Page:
How do you sharpen your images?

Sep 8, 2010
123
London UK
Andy
I read on another forum how people sharpen their images and a was surprised to see i have been doing it wrong all this time!! I always usually sharpen at the end of my processing THEN re size the image. Most others re size THEN sharpen using Unsharp Mask. I tried sharpening after I had re sized the image and i think it's a much better way to sharpen images.

Also a good thing to do is to sharpen just the in focus areas of an image leaving the bokeh smooth and silky.

Here is an example:
 

BBW

Administrator Emeritus
Jul 7, 2010
123
betwixt and between
BB
Andy, I'm not sure exactly what you mean about resizing. I convert my RAW files to DNG...do what I want to do and then I sharpen in Lightroom. :popcorm2: I export to Flickr via Lightroom and use the screen sharpening option...for print, which is way too rarely, I call Don.:biggrin:
 
Jan 31, 2011
164
Newcastle, Australia
Sue
Always sharpen (if I am going to) after resizing. If you do it before, much of the sharpening you want gets lost in the resize. Hadn't thought to do selective sharpening before, how silly of me!! Works well in that example :)
 

Streetshooter

Administrator Emeritus
Jul 12, 2010
123
Philly, Pa
For print only... I pre-sharpen in Nik Sharpener Pro. Then I process the image and the last step is sharpen in LR. I find LR sharpener to do a great job without artifacts.
For screen, I sharpen at the last step.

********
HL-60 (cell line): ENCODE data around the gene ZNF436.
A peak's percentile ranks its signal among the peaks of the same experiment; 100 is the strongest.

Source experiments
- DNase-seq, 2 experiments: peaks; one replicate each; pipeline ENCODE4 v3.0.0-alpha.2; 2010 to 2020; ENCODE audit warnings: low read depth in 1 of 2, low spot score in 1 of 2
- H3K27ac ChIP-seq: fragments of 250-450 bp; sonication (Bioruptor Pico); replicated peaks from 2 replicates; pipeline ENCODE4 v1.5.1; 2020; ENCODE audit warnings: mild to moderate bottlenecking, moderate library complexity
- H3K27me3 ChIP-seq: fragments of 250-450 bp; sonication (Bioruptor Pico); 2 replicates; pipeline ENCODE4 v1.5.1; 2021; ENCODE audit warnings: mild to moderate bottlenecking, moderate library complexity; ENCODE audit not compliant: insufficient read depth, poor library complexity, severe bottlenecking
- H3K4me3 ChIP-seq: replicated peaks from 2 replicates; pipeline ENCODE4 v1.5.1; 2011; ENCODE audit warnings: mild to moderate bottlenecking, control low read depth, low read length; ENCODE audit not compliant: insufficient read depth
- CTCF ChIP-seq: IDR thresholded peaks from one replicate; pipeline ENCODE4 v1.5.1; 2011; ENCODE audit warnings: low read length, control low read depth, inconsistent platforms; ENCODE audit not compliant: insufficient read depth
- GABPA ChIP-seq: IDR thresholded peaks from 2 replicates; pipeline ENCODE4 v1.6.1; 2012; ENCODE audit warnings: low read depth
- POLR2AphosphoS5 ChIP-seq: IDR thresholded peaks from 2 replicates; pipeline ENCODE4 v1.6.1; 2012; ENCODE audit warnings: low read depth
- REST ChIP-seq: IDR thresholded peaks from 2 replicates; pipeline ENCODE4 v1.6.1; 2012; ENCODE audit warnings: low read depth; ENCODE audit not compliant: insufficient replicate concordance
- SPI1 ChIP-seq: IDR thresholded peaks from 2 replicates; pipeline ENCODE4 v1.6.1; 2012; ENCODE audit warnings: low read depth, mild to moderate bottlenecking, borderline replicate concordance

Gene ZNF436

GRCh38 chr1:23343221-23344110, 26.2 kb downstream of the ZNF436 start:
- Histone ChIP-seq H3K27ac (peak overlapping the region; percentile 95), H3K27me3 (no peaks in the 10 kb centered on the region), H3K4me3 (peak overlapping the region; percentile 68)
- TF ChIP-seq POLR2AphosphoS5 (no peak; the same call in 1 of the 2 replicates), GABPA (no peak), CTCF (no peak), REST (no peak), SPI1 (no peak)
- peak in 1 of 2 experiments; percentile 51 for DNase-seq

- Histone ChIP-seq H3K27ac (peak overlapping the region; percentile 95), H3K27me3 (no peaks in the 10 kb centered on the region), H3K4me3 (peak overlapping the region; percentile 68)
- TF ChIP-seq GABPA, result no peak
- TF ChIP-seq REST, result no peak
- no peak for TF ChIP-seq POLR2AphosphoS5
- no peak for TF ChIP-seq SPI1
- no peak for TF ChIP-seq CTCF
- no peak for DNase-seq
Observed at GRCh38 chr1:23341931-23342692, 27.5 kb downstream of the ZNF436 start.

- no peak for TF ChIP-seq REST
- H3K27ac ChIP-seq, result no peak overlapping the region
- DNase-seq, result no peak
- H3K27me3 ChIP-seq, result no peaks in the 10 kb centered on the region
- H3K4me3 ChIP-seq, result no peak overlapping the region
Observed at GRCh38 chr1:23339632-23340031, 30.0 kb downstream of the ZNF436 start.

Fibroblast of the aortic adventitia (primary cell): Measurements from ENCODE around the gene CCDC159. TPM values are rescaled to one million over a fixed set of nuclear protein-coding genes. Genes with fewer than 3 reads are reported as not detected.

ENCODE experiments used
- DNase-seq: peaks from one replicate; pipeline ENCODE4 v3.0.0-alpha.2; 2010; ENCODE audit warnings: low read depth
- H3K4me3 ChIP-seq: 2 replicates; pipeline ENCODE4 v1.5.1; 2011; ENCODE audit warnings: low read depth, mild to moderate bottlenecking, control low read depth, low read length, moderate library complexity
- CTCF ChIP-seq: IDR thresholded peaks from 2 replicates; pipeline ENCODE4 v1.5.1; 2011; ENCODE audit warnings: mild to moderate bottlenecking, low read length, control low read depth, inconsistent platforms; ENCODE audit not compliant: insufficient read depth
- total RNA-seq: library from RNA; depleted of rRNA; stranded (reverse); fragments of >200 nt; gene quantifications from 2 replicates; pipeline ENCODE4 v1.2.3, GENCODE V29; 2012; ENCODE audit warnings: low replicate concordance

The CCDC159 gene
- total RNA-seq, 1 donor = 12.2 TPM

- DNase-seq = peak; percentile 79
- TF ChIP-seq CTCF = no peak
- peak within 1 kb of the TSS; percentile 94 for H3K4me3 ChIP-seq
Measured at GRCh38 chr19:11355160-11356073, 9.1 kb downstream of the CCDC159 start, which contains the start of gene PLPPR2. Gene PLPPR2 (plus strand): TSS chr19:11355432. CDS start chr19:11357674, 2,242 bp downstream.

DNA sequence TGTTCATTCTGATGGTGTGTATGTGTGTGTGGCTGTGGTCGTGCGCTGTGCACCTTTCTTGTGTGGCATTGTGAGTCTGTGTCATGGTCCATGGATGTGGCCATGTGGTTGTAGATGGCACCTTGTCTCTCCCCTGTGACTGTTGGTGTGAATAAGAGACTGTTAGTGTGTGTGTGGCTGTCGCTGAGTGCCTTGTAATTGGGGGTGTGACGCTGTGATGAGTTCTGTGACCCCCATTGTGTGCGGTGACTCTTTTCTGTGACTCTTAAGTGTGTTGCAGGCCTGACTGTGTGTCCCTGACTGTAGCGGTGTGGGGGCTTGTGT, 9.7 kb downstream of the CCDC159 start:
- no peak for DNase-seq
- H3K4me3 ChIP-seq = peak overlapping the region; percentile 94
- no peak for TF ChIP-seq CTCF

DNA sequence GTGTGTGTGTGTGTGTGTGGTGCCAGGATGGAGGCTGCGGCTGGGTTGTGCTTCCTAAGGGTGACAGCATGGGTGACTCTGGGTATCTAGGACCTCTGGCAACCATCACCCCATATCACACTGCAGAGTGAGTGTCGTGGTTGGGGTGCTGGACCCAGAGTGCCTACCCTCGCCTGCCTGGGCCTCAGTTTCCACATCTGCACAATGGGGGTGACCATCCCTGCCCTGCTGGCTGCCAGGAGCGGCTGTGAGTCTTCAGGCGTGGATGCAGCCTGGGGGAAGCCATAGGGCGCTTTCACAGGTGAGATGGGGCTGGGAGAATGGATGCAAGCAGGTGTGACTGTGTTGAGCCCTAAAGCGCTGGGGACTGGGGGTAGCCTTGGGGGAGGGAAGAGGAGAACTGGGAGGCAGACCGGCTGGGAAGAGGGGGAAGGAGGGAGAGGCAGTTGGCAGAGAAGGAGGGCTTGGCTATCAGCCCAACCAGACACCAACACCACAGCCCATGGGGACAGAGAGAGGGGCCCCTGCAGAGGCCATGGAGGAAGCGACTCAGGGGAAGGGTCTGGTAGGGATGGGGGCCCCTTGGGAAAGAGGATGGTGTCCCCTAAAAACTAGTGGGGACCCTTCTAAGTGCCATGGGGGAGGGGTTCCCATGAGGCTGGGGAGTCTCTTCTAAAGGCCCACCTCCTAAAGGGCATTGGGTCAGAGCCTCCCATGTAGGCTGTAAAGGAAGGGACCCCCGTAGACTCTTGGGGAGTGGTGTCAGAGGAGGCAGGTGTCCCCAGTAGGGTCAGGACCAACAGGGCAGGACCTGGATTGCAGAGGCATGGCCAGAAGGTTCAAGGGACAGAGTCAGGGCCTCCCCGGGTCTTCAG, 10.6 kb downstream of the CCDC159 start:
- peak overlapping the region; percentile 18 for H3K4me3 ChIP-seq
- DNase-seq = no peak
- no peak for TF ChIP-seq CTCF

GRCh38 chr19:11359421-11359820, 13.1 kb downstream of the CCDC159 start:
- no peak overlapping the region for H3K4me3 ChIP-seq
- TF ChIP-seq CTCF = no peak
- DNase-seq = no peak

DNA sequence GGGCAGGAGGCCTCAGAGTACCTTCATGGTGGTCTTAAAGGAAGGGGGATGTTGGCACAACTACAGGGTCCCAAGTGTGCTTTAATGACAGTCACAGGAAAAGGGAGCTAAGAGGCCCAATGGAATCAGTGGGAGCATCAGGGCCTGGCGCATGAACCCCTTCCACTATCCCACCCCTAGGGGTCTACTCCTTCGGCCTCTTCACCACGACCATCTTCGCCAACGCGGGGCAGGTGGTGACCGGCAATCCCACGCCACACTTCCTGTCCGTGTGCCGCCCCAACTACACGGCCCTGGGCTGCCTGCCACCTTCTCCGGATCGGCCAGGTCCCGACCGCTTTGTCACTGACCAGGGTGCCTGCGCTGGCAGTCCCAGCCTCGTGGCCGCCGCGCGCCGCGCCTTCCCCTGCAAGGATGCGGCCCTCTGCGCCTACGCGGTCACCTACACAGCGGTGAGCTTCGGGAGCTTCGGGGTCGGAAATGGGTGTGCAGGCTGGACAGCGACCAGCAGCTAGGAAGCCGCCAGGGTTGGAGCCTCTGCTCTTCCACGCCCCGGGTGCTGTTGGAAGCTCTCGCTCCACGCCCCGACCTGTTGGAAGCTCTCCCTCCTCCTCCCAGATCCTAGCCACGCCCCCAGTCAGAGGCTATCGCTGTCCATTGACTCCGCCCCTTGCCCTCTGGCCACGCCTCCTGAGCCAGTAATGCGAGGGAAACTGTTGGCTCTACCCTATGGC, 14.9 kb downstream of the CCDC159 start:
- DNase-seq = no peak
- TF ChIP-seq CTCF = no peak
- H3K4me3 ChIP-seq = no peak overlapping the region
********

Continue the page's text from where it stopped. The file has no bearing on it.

I don't make the best files ever for screen or web stuff like Flickr due to copyright issues.

I made a few 20 x 24" prints from the Nex and a 50 Lux.
Tanya wanted to send some to her family in Russia.
Man, It looked like I did them with a 4x5 Deardorff... Actually better.
Resizing is also an issue. Years ago it was suggested to resize in 10% steps.
I never saw a difference but it's supposed to be the right way...
What do I know?
 
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Streetshooter

Administrator Emeritus
Jul 12, 2010
123
Philly, Pa
Jimmy,
I suggest you do a single image both ways and compare the results.
You may find that there isn't that much of a difference but then again....
 

Luckypenguin

Hall of Famer
Dec 24, 2010
123
Brisbane, Australia
Nic
I'd suggest that your resizing method will also have a big influence on the appearance of a reduced image. Try using the different bilinear and bicubic methods and compare the results that each gives.
 

christilou

Legend
Jul 13, 2010
164
Sunny Frimley
Okay, I'm thoroughly lost now! If I export from LR, resizing to 1024, then surely I would have to import it back to LR from my desktop file to sharpen in LR? Please explain for the dim witted :redface:
 
Sep 8, 2010
123
London UK
Andy
Okay, I'm thoroughly lost now! If I export from LR, resizing to 1024, then surely I would have to import it back to LR from my desktop file to sharpen in LR? Please explain for the dim witted :redface:
You can set sharpening on export in Lightroom via the export window. This will sharpen your images at 1024 or whatever size you set. So go to File / Export and just below the Image Sizing bit there should be one saying Output Sharpening. Use the one that suites you. I prefer to import into PS Elements as i like the unsharp mask.

Here's an explanation on Unsharp Mask: http://en.wikipedia.org/wiki/Unsharp_masking
 
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christilou

Legend
Jul 13, 2010
164
Sunny Frimley
Okay, thanks. I have this part set to "sharpen for screen". Is that all that's required then? BTW, thanks for the link, bookmarked! Really useful info here :)
 
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Luckypenguin

Hall of Famer
Dec 24, 2010
123
Brisbane, Australia
Nic
I tried it briefly but sharpening after resizing didn't appear to make any noticable difference compared to sharpening the full size image as I would anyway and then using the bicubic resizing method optimized for reducing image size in Photoshop.
 

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